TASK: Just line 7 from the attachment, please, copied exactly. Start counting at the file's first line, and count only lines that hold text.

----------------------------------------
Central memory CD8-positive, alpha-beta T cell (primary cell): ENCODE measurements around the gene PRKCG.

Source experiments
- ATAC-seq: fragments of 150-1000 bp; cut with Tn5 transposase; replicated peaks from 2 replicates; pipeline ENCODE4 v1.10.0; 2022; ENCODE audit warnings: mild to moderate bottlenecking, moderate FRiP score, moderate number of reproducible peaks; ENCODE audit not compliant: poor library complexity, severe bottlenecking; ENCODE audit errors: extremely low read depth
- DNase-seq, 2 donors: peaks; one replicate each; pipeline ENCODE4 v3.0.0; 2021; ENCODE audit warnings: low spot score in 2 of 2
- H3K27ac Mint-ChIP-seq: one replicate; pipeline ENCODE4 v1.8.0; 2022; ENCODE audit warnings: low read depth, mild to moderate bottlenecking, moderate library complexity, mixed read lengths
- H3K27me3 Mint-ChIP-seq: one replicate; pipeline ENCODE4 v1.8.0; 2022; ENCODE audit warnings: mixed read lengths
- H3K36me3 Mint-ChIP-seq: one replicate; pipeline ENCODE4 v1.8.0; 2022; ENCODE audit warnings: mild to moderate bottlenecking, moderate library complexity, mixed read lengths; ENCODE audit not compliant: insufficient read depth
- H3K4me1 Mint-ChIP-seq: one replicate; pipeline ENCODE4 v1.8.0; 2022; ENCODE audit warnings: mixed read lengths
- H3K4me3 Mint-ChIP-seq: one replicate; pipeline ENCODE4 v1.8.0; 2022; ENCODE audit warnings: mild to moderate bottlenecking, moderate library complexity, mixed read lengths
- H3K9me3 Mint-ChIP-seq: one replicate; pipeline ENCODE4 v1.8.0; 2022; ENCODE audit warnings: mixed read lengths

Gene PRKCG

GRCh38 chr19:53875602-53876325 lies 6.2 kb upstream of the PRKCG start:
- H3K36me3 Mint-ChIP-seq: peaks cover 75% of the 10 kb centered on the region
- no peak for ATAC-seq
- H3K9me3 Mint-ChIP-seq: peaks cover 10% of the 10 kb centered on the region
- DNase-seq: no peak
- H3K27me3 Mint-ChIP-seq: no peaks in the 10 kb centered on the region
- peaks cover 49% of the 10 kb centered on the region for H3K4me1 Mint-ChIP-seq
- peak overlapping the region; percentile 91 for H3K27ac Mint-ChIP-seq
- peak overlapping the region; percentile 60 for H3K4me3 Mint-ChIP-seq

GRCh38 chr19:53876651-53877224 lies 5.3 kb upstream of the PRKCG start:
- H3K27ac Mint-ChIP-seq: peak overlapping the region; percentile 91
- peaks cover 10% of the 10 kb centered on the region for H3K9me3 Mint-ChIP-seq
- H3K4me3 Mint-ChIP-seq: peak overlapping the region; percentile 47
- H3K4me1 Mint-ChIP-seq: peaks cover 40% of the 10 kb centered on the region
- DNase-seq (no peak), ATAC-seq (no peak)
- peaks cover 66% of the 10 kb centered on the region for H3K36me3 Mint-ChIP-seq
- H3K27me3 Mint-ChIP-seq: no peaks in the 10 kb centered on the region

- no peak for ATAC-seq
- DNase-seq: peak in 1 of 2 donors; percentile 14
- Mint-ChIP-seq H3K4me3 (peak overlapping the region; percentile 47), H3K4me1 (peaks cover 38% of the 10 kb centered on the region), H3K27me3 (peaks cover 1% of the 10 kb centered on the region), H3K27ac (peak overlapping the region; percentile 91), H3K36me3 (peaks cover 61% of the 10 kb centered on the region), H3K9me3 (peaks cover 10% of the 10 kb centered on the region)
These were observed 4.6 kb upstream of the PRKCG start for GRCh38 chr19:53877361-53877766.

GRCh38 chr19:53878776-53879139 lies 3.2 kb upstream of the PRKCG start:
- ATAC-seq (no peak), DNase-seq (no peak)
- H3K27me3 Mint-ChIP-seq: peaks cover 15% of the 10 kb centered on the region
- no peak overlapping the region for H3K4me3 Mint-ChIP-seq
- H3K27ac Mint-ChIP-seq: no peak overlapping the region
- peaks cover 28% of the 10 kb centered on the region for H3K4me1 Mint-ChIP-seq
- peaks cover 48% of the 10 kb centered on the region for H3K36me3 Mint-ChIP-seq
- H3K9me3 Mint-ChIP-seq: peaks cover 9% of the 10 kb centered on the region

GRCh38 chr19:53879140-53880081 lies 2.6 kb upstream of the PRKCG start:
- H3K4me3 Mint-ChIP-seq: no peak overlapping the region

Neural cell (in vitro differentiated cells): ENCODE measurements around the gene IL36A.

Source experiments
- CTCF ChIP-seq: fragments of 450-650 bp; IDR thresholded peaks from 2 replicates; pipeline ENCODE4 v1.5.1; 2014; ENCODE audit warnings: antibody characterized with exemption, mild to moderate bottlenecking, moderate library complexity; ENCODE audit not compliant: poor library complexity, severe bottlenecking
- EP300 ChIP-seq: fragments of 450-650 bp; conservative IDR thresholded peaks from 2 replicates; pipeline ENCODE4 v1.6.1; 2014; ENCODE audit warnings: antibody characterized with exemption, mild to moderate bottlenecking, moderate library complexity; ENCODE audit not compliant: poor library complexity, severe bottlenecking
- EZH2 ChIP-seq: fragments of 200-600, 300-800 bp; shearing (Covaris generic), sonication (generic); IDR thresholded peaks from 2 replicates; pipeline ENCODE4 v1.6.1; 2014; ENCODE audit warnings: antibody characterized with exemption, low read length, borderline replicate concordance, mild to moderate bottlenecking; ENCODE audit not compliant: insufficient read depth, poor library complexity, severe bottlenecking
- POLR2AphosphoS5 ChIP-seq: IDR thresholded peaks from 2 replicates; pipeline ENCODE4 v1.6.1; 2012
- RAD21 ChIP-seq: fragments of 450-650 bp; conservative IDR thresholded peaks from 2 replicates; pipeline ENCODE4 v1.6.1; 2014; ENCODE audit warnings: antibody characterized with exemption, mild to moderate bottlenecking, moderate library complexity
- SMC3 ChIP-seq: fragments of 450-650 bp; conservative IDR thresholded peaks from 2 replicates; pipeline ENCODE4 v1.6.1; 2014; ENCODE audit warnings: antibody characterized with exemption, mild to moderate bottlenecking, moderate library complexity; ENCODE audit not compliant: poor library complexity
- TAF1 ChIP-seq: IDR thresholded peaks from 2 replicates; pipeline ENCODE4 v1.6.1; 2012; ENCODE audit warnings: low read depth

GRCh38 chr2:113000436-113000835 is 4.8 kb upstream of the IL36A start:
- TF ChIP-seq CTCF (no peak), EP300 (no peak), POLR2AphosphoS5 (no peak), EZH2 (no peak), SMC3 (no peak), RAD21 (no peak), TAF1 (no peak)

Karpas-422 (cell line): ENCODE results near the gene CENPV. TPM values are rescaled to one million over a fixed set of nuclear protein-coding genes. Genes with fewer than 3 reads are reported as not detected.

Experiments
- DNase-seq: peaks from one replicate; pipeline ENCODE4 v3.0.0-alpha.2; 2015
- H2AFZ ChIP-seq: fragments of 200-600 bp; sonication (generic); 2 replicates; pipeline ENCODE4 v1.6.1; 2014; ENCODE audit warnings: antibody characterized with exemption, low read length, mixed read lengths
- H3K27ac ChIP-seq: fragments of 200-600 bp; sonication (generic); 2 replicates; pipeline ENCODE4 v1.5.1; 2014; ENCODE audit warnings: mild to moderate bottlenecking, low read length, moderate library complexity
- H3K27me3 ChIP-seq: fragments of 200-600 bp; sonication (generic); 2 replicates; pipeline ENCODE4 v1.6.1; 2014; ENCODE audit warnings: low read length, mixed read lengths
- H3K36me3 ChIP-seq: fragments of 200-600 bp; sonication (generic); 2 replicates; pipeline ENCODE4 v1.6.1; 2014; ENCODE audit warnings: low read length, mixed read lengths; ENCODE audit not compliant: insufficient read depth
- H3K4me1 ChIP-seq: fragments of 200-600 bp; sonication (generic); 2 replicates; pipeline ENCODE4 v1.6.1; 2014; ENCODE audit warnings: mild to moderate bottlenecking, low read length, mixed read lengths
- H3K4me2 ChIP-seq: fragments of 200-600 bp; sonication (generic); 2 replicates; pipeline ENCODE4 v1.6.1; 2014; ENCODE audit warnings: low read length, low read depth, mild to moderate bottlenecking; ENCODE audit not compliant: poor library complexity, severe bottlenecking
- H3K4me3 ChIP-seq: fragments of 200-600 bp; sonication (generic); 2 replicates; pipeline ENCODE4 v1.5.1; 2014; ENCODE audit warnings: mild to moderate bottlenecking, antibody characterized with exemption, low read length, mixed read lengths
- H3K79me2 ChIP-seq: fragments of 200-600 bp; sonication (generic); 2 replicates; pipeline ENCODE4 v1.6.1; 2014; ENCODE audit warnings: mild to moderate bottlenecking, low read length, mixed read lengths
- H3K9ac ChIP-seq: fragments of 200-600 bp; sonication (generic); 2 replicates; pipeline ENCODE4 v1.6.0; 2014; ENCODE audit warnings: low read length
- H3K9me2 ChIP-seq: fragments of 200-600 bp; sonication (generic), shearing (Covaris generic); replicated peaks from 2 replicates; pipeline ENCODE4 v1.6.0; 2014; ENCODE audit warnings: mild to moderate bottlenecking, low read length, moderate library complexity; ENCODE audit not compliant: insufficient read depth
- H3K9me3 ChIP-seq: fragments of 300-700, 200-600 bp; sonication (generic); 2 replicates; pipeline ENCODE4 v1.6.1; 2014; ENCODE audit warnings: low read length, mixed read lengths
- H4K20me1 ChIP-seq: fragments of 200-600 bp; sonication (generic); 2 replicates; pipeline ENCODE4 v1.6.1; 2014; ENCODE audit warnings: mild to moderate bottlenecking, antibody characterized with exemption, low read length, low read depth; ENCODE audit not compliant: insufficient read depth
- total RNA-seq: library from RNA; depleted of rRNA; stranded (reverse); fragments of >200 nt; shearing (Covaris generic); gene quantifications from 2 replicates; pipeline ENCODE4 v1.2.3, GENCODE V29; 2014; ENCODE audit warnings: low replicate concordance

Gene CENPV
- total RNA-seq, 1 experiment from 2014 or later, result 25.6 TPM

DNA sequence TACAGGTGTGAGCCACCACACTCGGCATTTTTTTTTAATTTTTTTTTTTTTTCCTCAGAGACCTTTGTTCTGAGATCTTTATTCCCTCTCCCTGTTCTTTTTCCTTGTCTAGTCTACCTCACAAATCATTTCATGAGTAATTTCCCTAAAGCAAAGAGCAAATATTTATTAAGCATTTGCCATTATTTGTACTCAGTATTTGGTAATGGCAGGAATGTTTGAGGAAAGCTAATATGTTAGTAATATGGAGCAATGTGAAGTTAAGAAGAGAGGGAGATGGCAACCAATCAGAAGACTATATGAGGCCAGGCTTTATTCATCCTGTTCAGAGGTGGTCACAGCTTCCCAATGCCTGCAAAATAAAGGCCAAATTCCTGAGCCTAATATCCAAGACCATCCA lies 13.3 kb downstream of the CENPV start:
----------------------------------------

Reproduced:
- H3K36me3 Mint-ChIP-seq: one replicate; pipeline ENCODE4 v1.8.0; 2022; ENCODE audit warnings: mild to moderate bottlenecking, moderate library complexity, mixed read lengths; ENCODE audit not compliant: insufficient read depth